Server maintanance

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Server Maintenance

Server maintenance is process of keeping a server software updated and running so that a computer network can operate smoothly and avoid downtime or loss of data. Regular maintenance will keep the server running as expected and will help avoid a total or partial network failure.

Basic tasks for Maintaining server

Regular server maintenance will keep your machines operating at peak performance, and it should alert you to potential issues before they become real problems.

1. Install New Updates
It’s important to keep your server hardware and software up-to-date with the latest upgrades. Not only will these updates patch security flaws and vulnerabilities, they’ll typically give you access to new features and functionality, too.

Set up a routine update schedule with planned outages, so your downtime can be more predictable. And since new patches can create disruptions and compatibility issues, you should never enable automatic updates for a production environment.

Instead, use a virtual environment to test out updates, and only push the update to production when you’re sure that it’s stable.

2. Check the Server’s Physical State
It’s easy to forget that a server is a physical object. Nonetheless, it’s important to remember that a server needs physical care, too.

To do this, check the room temperature and the temperature within the server’s processors to make sure they’re within acceptable bounds.

Next, visually inspect the server itself to make sure it has enough external and internal airflow and remove any buildup of dust and debris using compressed air.

3. Verify Hard Disk Integrity
Traditional hard disks spin thousands of times per minute, which degrades their performance over time. During maintenance, make sure the server’s internal hard disks are still functioning well.

Tools such as the Windows CHKDSK application can help you uncover any problems with the disk.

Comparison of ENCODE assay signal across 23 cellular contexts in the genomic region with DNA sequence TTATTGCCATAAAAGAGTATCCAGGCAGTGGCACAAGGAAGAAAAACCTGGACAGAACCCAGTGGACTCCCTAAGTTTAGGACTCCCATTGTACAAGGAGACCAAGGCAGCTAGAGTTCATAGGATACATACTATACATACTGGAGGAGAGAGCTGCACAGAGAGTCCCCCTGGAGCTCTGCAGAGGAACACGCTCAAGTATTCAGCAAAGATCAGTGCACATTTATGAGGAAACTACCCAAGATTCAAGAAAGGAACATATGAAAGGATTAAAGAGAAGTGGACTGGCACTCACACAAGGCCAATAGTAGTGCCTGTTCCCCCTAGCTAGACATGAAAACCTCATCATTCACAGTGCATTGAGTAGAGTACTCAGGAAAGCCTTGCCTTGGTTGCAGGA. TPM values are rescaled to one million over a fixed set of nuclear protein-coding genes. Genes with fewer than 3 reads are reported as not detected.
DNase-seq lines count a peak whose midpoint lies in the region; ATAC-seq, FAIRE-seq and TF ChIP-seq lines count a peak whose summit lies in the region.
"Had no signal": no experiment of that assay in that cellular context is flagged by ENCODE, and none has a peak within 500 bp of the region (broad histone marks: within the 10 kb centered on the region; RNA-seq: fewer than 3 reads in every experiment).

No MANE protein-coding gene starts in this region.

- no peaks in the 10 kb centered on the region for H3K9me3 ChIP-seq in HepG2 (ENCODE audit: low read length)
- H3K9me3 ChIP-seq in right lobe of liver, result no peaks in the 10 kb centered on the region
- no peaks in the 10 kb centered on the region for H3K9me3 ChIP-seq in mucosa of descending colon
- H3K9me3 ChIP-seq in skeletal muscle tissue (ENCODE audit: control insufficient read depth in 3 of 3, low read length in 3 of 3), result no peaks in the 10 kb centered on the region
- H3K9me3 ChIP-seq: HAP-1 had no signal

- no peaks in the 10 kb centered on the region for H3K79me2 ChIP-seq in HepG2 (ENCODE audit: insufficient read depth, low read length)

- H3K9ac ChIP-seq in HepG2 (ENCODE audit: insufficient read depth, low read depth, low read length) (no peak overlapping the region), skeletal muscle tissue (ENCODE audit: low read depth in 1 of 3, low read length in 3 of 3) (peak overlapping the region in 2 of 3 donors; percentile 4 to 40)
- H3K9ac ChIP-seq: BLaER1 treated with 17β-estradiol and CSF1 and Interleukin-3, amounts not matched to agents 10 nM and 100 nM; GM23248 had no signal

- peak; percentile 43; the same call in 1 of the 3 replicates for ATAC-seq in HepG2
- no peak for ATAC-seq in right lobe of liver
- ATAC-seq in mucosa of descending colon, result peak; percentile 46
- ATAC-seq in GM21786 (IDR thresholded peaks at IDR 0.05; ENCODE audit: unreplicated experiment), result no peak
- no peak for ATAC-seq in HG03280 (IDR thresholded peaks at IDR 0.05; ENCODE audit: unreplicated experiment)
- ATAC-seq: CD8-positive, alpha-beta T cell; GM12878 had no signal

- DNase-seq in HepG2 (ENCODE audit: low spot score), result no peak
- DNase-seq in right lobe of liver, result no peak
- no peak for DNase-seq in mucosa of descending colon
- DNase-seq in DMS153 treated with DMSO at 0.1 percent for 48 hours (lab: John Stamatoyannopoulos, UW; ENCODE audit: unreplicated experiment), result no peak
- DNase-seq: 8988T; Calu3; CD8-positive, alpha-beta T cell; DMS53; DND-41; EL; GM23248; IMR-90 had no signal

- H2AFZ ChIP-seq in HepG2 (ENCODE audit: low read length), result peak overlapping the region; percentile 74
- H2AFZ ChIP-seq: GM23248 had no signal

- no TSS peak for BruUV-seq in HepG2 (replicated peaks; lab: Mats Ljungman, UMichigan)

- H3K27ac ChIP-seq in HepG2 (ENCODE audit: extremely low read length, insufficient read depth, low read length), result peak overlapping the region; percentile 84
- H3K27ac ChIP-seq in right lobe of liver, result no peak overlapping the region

4. Review Data Backups
Many businesses choose to back up some or all of their data on an on-premises server. However, if you don’t test your backups, you might be in for a rude awakening.

Double-check that your backups are being saved to the correct location and that they contain the correct files and data.

5. Confirm Event Monitoring
Event monitoring provides IT administrators with a window into the ongoings of their server and network, highlighting the most important concerns.

Your next server maintenance check should confirm that this monitoring is functioning as intended and that you aren’t missing out on important events.

For example, if your server is performing new roles since your last check-up, then it might need to be monitoring different kinds of events.

6. Perform Security Checks
In addition to performance issues, your maintenance procedures should include a thorough security review:

Go over the access logs and look for unauthorized login attempts.
Accounts that are inactive, or no longer necessary, should be disabled or deleted.
Check the server’s firewall rules to verify that you’re letting the right inbound and outbound traffic through.

Make sure users are required to change their password at regular intervals.